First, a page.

When risk is a four-letter word, as it is today, CFOs are damned if they take it and damned if they don't.
But discouraging the right type of risk taking is a fundamental flaw in conventional risk management, according to Rick Funston, a principal with Deloitte and co-author of the recently published book, Surviving and Thriving in Uncertainty: Creating the Risk Intelligent Enterprise.
The trick is distinguishing good risk from bad. "Bad risk is one where there is no chance of reward for your decision -- like a risk that leads to operational failures, product recalls or a lack of integrity in how you operate," Funston said to CFOzone.
Good risk, on the other hand, is seizing an opportunity where you understand the risks, have analyzed them and determined that they can be managed, so there is high likelihood of success, according to Rick Steinberg, chief executive officer of Steinberg Governance Advisors.
But the difference may be apparent only in hindsight. Oh sure, companies that got caught up in the financial crisis went ahead with questionable investments, despite their risk management systems red flagging some things. Management disregarded those warnings because it believed the risk was controllable, and they wanted to stay competitive, said Tom Mulhare, CPA, partner in charge of the Business Risk Consulting Group at Amper, Politziner & Mattia. The whole world knows how that gamble paid off. Now.
Two other major gaffes come to mind for Wayne Rogers of Wayne Rogers & Co, an investment strategy and management firm -- changing the Packard style and changing the Coca-Cola formula.
Theory also offers some guidance. Say your company has $100 million in cash for acquisitions. You decide to buy a company for $10 million in a totally different industry that has promising technologies that you don't understand. The projected present value of the future technologies is $10 million. This obviously would not be a great deal.
Or, say you decide to buy a company for $10 million in your own industry that has some promising technologies you are familiar with. The projected present value of the future technologies is $30 million. This is by far the better use of your resources, explained Michael Bechara, CPA and managing director of Granite Consulting Group, a governance, risk and control consultancy.
In reality, however, situations are decidedly grayer than this. How to proceed? Do your homework, trust your gut, and cross your fingers.
"Nothing is for sure. Understand the risks and know what level of risk you need to take to be competitive, because there is a risk of inaction," Funston said to CFOzone. In fact, he noted, there risk is the very fundamentals of business, i.e., "What you chose to do and what you chose not to do, like deciding not to change your business model, or deciding whether to move ahead of the market to be the first mover to adapt or deciding to be the last to do so."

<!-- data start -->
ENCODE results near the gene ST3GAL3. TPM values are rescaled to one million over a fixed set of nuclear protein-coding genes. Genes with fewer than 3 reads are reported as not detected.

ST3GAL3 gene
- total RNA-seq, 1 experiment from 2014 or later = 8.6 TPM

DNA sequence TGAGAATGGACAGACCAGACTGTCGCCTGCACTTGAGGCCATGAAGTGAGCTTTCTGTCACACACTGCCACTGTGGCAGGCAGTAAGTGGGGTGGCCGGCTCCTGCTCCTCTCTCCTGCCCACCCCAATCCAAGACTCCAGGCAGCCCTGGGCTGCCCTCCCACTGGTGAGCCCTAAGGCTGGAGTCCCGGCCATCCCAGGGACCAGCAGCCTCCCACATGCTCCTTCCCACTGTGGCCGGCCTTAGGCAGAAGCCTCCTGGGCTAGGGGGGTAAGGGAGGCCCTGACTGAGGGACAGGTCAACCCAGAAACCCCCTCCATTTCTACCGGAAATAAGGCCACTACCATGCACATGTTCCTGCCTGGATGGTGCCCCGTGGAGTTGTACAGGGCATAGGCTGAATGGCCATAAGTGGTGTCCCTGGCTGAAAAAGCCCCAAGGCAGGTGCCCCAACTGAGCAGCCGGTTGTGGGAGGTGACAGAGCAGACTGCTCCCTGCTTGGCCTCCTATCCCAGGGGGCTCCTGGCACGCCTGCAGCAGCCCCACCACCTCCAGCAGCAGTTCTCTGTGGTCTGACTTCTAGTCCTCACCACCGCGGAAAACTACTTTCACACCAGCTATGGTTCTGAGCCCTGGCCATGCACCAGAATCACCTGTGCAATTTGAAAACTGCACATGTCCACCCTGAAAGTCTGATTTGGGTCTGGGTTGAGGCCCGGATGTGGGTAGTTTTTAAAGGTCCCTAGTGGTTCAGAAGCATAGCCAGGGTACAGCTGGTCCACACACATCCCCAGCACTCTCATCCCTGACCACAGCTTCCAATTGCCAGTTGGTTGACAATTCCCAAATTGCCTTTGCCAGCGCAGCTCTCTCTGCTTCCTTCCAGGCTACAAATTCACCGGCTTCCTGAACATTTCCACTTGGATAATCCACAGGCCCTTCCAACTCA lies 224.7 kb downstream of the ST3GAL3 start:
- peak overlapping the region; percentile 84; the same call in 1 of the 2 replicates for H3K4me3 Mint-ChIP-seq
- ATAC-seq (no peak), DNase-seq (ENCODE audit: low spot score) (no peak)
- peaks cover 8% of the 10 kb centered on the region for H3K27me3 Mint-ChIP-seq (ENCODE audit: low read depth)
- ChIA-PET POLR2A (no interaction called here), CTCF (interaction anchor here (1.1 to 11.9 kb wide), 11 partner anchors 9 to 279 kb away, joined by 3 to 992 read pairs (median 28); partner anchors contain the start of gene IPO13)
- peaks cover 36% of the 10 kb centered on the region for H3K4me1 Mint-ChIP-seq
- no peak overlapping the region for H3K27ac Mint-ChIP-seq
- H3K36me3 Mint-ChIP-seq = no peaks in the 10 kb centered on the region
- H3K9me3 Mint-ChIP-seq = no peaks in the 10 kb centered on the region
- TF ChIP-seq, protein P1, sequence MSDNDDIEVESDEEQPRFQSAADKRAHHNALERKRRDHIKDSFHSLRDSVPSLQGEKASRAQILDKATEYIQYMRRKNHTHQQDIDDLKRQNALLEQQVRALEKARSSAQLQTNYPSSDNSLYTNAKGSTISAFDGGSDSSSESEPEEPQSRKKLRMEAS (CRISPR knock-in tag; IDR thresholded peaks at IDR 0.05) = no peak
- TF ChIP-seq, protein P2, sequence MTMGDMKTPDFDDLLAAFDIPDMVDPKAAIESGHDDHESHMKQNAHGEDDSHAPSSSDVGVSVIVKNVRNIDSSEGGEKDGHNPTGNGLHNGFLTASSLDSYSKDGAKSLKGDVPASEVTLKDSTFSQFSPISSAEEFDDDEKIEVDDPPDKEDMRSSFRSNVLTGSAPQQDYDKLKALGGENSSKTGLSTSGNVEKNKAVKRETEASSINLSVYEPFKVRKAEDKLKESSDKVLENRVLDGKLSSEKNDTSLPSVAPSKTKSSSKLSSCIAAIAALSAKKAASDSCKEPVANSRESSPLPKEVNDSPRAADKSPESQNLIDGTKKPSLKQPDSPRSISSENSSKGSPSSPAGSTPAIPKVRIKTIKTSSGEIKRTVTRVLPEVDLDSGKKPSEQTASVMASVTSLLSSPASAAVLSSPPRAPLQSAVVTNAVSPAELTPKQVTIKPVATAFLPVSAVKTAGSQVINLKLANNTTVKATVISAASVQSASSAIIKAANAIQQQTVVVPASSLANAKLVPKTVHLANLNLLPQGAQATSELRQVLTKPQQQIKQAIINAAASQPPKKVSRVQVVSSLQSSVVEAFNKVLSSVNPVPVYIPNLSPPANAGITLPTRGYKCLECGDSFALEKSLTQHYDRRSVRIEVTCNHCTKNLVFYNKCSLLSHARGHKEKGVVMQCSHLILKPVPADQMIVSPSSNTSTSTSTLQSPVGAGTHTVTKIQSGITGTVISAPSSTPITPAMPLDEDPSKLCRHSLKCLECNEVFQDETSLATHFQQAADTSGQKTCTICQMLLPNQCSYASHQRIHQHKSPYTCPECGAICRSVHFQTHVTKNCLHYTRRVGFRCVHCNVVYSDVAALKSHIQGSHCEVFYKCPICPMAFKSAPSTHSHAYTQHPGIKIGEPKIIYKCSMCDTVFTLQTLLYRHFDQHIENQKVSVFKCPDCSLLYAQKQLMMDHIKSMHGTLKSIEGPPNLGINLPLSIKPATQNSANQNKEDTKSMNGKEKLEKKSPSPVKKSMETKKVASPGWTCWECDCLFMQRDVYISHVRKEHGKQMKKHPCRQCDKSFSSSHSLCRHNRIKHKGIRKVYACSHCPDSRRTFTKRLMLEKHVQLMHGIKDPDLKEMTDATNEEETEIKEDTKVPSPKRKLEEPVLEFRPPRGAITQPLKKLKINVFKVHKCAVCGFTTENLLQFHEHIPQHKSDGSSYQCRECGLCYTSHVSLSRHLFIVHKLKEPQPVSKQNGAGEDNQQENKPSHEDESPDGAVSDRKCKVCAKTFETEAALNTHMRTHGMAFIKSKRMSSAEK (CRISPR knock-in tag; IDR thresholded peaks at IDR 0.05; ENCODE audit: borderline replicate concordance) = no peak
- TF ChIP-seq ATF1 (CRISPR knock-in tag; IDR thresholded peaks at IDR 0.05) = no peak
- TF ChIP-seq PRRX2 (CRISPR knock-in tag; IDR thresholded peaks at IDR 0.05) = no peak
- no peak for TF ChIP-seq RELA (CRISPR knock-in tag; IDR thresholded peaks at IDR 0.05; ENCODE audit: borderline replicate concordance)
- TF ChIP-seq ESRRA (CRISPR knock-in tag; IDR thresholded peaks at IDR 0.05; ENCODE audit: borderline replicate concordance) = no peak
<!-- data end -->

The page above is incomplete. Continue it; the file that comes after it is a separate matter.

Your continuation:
What's key is whether the risk involved can be managed. Say you want to enter China. To manage the risk there, you could hire a local law firm who knows the laws and regulations, and a marketing firm there to offer guidance about how to position your product or service, explained Steinberg. Not only can good advisors mitigate risks, but so can sharing the risk -- be it through insurance, a strategic alliance or joint venture, for example.
Of course, there are also institutional hurdles to surmount. "I have a client that says every time there's a new idea the risk anti-bodies come out against it," Funston said. "Directors are worried about compliance," he explained. "Compliance is important, because you have to play by the book, but compliance doesn't give you a competitive advantage."
So surmounting those obstacles is critical. "You need new markets, new products. You have to do the unexpected before it's done to you," Funston added. "To be enterprising, new initiatives involve risk."
Above all, don't be afraid to fail. "Everyone fails," he said. "You learn from failure more than you do success. Before you take a risk, understand what could cause you to fail so you can prevent it."
Truth is, Funston explained, "You will never know all the facts when making a decision." So he says the question becomes, "how often can one make the correct decisions with the least information in the least time?" Granted, that leads to mistakes. But he observed, "More often than not, the mistakes of omission can be greater than those of commission."
To limit mistakes, Rogers advised that ideas be tested on a small scale can before a company commits to a major investment.
Even so, much will still come down to judgment. Yet it will be aided by an ability to gather the necessary information. Sure, that's easier said than done. But as Funston noted, "Boards and executives are paid to make the tough decisions." And remember, he added, in the end "it's better to be roughly right than precisely wrong."